While I was up in Niigata, Lily arranged for me to meet one of her ex-students from when she was in Niigata 7 years ago, Kazuo san. Kazuo-san is a retired high school Japanese (kokugo) teacher who began learning English after he retired, his fluent command of the language gives me hope.... however as a Zen practitioner, I have little doubt his self discipline (and aura of gentleness and calm) far exceeds any self disclipine that I am likely to attain....
It's a rare treat to meet an English speaking kokugo teacher. Good kokugo teachers are often knowledgable not only about Japanese literature but also Japanese history. Kazuo san was very patient with my barrage of questions that followed no particularly methodical thought process - POW camps, Tokugawa era open ports, architecture of Niigata, changes in Japanese land ownership etc etc :) He is very energetic with a keen interest in photography and hiking; the sort of person you could do a series of interviews with and make a book.
He said in his home town, Joetsu, in the south of Niigata prefecture there was a WWII POW labour camp which held mostly Australian soldiers, but some British too, who were transported from Indonesia. I didn't think to ask what year they were transported - I imagine 1942 or 1943. Apparently the labour camp was one where agricultural chemicals were being produced. It surprised me as I had imagined, especially after reading Nobi a book written by Shohei Oka a surviving soldier of WWII which bleakly describes the misery and starvation endured by Japanese occupying troops in the Philippines, that ammunition and armaments production would have taken priority over food production.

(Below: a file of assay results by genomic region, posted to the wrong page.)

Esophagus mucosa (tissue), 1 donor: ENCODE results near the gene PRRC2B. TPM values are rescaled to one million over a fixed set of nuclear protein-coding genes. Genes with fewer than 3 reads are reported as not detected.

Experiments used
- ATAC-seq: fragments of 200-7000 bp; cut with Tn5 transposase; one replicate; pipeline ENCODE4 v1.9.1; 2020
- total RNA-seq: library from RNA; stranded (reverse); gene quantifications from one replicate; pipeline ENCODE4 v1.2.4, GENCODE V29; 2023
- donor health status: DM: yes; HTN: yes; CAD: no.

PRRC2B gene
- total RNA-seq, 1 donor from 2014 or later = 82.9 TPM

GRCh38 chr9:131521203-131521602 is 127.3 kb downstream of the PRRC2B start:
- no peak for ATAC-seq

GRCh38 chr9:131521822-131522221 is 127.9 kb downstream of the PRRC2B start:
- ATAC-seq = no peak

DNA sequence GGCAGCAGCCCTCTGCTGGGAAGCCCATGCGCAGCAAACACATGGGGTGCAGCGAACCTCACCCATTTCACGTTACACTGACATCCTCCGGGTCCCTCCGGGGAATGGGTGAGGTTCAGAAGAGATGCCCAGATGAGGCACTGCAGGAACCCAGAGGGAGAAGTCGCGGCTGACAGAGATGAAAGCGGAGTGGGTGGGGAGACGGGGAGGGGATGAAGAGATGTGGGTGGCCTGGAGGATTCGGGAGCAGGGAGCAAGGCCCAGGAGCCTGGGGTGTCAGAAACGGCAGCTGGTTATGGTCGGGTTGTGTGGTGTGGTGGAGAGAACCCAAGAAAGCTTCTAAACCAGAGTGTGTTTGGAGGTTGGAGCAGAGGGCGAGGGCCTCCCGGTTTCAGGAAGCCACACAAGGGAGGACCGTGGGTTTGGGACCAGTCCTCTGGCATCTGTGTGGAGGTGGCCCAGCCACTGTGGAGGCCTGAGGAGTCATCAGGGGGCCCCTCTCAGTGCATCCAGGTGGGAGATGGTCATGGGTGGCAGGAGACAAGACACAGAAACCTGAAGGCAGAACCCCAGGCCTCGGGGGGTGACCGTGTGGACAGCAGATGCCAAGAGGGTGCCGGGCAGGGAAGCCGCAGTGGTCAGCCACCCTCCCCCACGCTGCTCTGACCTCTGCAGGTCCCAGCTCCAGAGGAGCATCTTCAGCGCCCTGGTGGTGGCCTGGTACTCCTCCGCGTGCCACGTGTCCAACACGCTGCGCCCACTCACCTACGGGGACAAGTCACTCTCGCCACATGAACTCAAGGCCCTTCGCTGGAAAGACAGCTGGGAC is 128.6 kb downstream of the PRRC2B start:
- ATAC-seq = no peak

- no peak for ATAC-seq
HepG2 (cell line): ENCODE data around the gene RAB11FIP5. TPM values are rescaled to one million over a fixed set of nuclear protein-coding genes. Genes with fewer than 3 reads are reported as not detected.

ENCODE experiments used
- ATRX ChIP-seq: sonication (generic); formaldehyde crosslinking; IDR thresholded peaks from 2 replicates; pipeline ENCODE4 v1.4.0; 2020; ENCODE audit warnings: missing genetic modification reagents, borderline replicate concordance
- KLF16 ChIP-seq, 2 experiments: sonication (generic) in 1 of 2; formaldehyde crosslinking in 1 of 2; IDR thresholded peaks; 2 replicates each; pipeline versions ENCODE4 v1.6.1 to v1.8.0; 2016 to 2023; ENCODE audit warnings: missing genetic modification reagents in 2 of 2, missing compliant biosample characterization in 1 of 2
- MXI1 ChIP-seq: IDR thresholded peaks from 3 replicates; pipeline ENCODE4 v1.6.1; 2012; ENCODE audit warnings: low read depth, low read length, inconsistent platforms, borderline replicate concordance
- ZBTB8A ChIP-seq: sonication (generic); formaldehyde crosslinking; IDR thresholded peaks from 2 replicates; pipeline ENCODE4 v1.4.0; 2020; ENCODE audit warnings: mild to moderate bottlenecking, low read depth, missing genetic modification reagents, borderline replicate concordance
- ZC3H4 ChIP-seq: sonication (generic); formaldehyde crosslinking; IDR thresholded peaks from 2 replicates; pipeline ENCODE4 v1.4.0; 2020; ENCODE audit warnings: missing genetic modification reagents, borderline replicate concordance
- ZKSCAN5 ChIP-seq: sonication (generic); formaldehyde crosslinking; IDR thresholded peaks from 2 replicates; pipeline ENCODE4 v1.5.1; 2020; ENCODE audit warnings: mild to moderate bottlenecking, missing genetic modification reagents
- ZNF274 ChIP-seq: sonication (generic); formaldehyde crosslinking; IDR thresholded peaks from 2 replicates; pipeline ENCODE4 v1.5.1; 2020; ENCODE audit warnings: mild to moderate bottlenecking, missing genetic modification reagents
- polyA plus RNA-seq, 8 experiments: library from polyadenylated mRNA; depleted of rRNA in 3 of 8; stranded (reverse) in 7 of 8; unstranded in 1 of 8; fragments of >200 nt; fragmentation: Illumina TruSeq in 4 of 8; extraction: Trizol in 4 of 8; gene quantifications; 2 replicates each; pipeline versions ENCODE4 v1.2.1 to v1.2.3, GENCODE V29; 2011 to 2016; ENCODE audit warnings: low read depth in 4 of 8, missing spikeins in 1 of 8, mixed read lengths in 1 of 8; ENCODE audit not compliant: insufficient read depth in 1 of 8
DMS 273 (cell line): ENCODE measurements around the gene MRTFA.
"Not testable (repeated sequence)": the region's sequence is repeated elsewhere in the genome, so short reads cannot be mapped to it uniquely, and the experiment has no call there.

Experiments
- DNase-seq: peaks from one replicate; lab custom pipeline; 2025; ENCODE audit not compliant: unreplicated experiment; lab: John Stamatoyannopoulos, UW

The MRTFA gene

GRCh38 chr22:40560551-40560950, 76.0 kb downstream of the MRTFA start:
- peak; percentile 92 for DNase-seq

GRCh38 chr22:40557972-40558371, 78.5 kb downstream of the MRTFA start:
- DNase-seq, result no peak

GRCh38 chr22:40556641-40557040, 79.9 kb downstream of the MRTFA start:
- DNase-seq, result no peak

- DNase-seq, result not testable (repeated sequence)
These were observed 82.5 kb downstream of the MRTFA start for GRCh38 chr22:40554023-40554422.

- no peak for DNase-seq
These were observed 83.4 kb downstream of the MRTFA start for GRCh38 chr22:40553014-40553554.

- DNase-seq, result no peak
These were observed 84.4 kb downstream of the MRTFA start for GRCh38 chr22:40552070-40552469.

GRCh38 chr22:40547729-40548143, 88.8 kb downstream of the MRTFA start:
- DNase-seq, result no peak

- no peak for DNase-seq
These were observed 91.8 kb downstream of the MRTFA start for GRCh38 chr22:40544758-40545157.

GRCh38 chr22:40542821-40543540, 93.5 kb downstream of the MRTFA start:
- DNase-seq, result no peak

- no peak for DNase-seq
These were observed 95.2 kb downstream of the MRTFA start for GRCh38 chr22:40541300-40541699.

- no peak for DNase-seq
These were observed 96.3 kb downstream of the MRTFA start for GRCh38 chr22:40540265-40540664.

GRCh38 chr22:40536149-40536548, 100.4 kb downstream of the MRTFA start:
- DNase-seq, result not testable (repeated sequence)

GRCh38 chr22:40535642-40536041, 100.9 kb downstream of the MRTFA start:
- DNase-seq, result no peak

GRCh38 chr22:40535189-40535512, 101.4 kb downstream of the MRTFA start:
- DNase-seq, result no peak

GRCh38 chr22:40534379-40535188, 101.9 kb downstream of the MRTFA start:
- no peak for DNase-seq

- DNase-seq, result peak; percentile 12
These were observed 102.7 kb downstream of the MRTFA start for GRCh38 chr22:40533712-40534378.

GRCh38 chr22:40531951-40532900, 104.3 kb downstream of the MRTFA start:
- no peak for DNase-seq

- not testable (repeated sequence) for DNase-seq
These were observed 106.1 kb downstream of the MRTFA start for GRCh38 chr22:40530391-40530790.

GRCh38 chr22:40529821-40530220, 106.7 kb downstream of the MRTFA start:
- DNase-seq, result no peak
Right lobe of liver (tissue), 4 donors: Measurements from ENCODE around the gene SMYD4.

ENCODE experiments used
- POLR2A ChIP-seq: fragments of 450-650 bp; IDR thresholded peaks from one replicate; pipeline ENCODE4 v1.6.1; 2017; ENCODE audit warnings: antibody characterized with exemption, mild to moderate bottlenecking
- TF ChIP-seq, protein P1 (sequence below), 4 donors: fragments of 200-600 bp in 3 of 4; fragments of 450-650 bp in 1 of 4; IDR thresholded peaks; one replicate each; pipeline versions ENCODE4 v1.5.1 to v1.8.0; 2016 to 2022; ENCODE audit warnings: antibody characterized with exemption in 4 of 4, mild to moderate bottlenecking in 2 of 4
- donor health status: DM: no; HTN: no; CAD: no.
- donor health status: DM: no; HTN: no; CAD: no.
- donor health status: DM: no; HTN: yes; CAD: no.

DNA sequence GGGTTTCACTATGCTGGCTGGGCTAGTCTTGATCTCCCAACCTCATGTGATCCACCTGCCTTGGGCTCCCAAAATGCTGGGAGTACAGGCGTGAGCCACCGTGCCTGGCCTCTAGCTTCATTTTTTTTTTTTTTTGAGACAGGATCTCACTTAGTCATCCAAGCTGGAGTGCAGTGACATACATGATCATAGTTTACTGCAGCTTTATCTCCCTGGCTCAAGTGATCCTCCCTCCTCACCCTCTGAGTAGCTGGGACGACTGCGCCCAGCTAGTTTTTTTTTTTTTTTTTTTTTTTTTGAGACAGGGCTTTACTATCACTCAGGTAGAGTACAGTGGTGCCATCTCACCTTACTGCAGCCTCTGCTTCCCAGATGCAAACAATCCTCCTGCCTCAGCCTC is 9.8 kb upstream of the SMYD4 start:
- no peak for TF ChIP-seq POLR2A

Kazuo-san took us to an old house owned by the Itoh family, the primary landholders of Niigata and and one stage the largest landowning family in Japan (in part as a result of over-taxing local farmers and seizing their land). It was an impressive house with a serene garden. A new restaurant has been built there, which is in keeping with the atmosphere of the surroundings.
I have included some pictures of the place - I didn't take many because there was a tour group there at the same time as us. I have also included some photos that Reo took there - the world through the eyes of a two year old. ;)
Something I should also mention with Kazuo san, he was extremely knowledgeable, but if he didn't know something he had no hesitation in saying so and then giving an answer based on his educated guess. I really respect that. From my historians point of view, a person becomes so much more credible as a source of information if he or she doesn't make up answers when they don't know something. From a personal point of view, I really appreciate the sincerity and humility, and the love of learning that is contained in simply saying 'I'm not sure' and then giving an opinion.
I will be sure to seek him out next time I go to Niigata.
Lily most likely will put more interesting pictures on her blog once H1N1 abates in their household: